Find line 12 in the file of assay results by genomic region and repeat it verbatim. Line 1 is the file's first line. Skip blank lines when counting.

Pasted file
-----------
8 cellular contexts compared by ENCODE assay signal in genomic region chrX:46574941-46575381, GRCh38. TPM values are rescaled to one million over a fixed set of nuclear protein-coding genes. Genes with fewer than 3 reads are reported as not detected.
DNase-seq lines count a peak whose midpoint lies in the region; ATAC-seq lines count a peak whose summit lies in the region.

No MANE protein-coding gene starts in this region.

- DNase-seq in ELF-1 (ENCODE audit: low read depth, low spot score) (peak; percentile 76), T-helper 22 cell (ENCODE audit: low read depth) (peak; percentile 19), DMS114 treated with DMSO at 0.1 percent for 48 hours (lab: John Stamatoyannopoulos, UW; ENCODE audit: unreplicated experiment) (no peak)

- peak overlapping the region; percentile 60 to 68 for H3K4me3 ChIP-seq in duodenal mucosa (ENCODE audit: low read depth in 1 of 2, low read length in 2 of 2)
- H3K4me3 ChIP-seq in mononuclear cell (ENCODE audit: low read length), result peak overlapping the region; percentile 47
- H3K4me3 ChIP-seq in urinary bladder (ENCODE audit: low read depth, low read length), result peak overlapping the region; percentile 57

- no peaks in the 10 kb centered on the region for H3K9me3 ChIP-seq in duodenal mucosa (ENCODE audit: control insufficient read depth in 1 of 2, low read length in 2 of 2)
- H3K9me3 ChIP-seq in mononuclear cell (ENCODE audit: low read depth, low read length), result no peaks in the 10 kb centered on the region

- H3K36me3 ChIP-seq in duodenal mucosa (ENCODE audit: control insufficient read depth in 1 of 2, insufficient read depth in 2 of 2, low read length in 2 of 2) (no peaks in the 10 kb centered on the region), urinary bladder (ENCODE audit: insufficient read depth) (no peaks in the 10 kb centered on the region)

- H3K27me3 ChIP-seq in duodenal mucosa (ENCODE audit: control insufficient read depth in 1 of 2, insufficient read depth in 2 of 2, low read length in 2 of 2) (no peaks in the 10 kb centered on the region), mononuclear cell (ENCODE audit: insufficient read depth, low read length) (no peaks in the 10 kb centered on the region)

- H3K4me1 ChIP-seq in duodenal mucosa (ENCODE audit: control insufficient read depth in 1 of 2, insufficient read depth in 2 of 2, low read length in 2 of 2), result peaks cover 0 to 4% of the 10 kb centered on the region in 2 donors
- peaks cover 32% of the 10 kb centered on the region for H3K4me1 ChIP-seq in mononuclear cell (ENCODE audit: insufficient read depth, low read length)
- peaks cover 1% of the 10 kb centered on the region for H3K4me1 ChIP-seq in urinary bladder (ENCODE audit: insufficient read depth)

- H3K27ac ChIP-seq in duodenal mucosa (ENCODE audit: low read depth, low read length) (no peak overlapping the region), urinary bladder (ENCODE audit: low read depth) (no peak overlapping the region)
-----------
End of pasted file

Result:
- H3K4me1 ChIP-seq in duodenal mucosa (ENCODE audit: control insufficient read depth in 1 of 2, insufficient read depth in 2 of 2, low read length in 2 of 2), result peaks cover 0 to 4% of the 10 kb centered on the region in 2 donors